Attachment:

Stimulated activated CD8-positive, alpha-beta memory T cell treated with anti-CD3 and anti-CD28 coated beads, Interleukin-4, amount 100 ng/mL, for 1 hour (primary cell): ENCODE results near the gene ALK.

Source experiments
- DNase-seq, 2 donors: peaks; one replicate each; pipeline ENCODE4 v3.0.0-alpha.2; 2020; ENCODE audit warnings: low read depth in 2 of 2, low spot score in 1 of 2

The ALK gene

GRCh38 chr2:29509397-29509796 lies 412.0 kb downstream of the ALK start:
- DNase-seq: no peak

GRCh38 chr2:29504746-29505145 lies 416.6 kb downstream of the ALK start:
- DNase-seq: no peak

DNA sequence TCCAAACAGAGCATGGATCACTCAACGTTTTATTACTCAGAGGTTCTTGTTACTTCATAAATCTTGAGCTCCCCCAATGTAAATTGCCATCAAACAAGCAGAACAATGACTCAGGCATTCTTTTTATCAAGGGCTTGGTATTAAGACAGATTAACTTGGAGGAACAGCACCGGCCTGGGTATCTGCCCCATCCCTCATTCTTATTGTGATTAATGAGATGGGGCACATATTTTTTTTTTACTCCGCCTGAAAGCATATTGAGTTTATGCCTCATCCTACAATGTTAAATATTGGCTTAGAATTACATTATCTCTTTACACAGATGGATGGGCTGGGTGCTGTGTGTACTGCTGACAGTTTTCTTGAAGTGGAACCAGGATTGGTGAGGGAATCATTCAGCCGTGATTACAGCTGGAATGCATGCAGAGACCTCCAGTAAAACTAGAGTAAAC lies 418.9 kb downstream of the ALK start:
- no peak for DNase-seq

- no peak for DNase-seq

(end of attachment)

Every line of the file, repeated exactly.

Stimulated activated CD8-positive, alpha-beta memory T cell treated with anti-CD3 and anti-CD28 coated beads, Interleukin-4, amount 100 ng/mL, for 1 hour (primary cell): ENCODE results near the gene ALK.

Source experiments
- DNase-seq, 2 donors: peaks; one replicate each; pipeline ENCODE4 v3.0.0-alpha.2; 2020; ENCODE audit warnings: low read depth in 2 of 2, low spot score in 1 of 2

The ALK gene

GRCh38 chr2:29509397-29509796 lies 412.0 kb downstream of the ALK start:
- DNase-seq: no peak

GRCh38 chr2:29504746-29505145 lies 416.6 kb downstream of the ALK start:
- DNase-seq: no peak

DNA sequence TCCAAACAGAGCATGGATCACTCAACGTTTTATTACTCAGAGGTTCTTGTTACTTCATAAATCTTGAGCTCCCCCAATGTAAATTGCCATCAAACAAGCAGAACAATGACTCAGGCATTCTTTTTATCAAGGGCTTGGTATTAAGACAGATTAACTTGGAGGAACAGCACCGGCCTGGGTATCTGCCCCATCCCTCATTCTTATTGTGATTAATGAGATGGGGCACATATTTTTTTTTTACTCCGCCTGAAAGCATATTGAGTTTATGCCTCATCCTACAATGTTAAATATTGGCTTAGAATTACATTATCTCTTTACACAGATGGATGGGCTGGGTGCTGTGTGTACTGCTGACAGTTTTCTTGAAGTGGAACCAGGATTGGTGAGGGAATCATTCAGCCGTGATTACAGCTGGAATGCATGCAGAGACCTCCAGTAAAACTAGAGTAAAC lies 418.9 kb downstream of the ALK start:
- no peak for DNase-seq

- no peak for DNase-seq